Tuesday, March 28, 2006

Admitting Failure and Starting Anew

Thank God.....I had an epiphany today about my ongoing writers' block on the book I'm writing.

I've been trying to write this lovely true-story collection about people whose lives are touched and even transformed by their local library. The reason I'm writing it is because too many life-in-the-fast-laners...which is most of us today.....rarely visit a public library. We're too busy, we buy what we need at Amazon, whatever the reason. Since we have no pressing need to visit the library and know few others who do, we instinctively believe that local public libraries are antiquated, slightly musty institutions for young children and idle seniors. Because of this pervasive attitude, funding for libraries has been radically reduced in recent years, resulting in cuts in hours, staff and resources.

That, of course, is far from true. Free public libraries are the foundations of democracy (free access to info), education (on anything, for everyone) and creativity (inspiration and resources).

I'm trying to recount true tales in lovely prose and soothing words that draw the reader irresistibly into each storyline. But...that's not my writing voice. I rarely write in "pretty" or "soothing."

I write with energy and insight, and I'm talented at cutting through the c**p, rather like a hot knife through butter. When I'm true to my inner voice, creativity and clever prose flows through me at an amazing pace (It comes from God, not me. It flows through me, not from me.) It's the way I write...it's the way I live life, too. It's an unfortunate family trait. (You should meet my brother. I'm the very soul of patience and tact compared to Jeff.)

So I'm frustrated and moving at a snail's pace with this book. It hangs over my head like a pregnant cloud. I feel pressured to meet my self-imposed deadlines. What I've written is good, by professional standards.....but it's very little. At this rate, it might take the rest of my natural life. And it bores me; I wouldn't read it.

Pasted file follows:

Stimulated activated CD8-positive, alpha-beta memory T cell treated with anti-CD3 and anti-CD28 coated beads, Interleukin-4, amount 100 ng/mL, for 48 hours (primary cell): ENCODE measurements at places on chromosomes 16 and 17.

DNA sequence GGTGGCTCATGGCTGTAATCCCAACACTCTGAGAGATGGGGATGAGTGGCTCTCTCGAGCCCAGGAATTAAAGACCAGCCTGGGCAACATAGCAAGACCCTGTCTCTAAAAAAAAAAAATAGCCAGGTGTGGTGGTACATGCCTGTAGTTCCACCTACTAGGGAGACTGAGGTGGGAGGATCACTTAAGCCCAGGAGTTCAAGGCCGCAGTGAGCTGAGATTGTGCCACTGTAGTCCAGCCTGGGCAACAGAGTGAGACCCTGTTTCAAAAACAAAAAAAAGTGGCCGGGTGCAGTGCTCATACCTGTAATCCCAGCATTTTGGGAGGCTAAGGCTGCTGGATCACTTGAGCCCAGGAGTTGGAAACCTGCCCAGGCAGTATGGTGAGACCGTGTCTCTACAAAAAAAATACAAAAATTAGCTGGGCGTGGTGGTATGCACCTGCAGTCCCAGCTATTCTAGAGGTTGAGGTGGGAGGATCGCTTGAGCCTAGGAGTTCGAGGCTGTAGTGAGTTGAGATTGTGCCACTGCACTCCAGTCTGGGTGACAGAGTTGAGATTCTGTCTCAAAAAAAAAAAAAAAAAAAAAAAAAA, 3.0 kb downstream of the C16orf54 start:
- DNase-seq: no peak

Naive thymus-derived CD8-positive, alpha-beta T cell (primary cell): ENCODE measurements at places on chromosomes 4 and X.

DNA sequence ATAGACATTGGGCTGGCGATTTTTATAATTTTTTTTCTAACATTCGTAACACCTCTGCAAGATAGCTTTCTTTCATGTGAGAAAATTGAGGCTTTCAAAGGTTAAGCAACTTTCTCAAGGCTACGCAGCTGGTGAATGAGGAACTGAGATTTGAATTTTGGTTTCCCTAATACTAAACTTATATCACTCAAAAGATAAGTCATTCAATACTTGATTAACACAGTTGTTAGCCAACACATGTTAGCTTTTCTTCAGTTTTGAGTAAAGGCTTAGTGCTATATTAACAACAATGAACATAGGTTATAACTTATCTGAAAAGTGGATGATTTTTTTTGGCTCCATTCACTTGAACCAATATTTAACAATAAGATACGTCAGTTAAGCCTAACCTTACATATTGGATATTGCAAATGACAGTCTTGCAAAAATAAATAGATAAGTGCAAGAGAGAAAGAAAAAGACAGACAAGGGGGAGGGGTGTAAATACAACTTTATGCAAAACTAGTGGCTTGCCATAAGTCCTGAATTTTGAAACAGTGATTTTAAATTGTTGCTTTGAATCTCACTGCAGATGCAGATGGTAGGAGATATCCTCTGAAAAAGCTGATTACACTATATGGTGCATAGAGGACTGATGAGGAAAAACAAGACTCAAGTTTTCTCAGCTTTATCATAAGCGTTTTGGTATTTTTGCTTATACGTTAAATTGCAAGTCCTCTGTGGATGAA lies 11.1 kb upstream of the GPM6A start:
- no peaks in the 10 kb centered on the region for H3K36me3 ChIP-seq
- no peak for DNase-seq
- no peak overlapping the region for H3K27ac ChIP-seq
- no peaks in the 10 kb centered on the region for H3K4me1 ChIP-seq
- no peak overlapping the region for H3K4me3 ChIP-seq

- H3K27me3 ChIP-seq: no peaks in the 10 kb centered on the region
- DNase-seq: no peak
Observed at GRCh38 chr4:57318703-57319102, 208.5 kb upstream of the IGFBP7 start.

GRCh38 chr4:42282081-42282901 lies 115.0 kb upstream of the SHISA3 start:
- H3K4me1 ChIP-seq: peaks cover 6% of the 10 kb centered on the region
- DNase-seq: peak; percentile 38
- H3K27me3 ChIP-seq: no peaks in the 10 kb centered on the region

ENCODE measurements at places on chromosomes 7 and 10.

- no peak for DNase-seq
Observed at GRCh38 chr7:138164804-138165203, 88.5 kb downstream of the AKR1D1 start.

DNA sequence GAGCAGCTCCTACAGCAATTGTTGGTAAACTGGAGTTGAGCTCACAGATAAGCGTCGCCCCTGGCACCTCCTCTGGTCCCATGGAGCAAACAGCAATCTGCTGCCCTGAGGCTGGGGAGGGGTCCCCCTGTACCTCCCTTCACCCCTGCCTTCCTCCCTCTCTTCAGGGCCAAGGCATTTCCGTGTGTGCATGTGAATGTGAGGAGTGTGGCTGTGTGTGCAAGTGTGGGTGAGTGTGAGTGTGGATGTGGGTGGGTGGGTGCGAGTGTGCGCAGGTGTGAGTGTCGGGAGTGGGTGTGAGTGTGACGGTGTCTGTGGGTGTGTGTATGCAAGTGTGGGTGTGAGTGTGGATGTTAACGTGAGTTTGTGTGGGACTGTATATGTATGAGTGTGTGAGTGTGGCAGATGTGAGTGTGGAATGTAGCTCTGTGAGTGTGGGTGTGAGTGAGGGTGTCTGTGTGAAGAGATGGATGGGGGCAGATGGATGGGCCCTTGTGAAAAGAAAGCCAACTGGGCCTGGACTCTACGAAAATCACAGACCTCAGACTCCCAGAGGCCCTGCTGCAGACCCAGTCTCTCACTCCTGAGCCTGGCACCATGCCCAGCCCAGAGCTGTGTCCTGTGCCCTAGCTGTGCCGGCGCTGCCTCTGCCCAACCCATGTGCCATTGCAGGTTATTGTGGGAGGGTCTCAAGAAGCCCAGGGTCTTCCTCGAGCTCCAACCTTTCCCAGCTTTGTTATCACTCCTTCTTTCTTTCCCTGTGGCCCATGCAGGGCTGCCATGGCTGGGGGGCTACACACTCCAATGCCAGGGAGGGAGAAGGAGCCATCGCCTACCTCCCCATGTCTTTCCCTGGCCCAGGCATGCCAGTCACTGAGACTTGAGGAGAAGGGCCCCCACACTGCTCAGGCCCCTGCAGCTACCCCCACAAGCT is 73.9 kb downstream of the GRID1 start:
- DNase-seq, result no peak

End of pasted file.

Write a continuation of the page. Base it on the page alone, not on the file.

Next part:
So I guess I'll throw out what I have written, and start all over.

There....I said it. I admitted a false start. Black and white decision. I can do it...admit failure, throw out the old, start anew.

Why is this so hard?

Thursday, March 23, 2006

Blue & Gold Tradition

Their last second, heart-stopping victory tonight surprised me, and yet it didn't.

They've done it before, over the decades. Many times. It's in the Bruin blood. It's tradition.

And the mighty UCLA Bruins move closer to the Final Four...

(AP Photo/Jeff Chiu)

Morning Meditation with Gabriela

Thursday mornings have lately been devoted to delighting in my adorable 10-month-old granddaughter.

Today, she giggled in wide-eyed wonderment as I blew bubbles. She drank scads of pear juice and ate crackers. We watched a TV show she loves because they clap and cheer a lot. She claps along with them.

As she played with cracker crumbs, I watched her for a while ....... and thanked God for His gift of this precious child.

Studying her sweet face and trusting contentedness , I was reminded of Jesus' words in Mark 10:15: "I tell you the truth, anyone who will not receive the kingdom of God like a little child will never enter it."

Sunday, March 19, 2006

We Joined the Lutheran Church Today

Ron, Andrea and I became Lutherans today, as we joined a church that is part of the Evangelical Lutheran Church in America.

It feels good to be in the right place. It feels good to be home.

The two primary pastors are Divine-designed ying and yang....one leads with his warm, warm heart supported by scripture, the other leads with his deep intellect supported by compassion. This congregation emphasizes Joy (with a capital "J"), unflinching inclusiveness, and above all, servant ministry to family and friends, to the strangers among us, and to our local and world communities. Ron and I couldn't feel more fed by the sermons, which are rich with meaning and message, humanity and humor, and God's Word.

But I've discovered something more on this journey to find and fit: the sacraments mean something. They are Holy.

Let me explain: Until 2000, I was a lifelong attender of Presbyterian churches, and a member of two from 1975 to 2000. It was my experience that baptism was a occasion for adorable babies, and that the Lord's Prayer and various creeds were recited rotely and without thought. The Gloria Patri was sung with boredom, and much of the music was akin to Disneyland's "Haunted Mansion" theme song. Parishioners argued incessantly over drums or no drums, casual or business casual dress, caffeinated or decaf, and endless what-not. (Trust me on the endless what-not...ordained as both an elder and deacon, I likely sat through a hundred or more meetings.)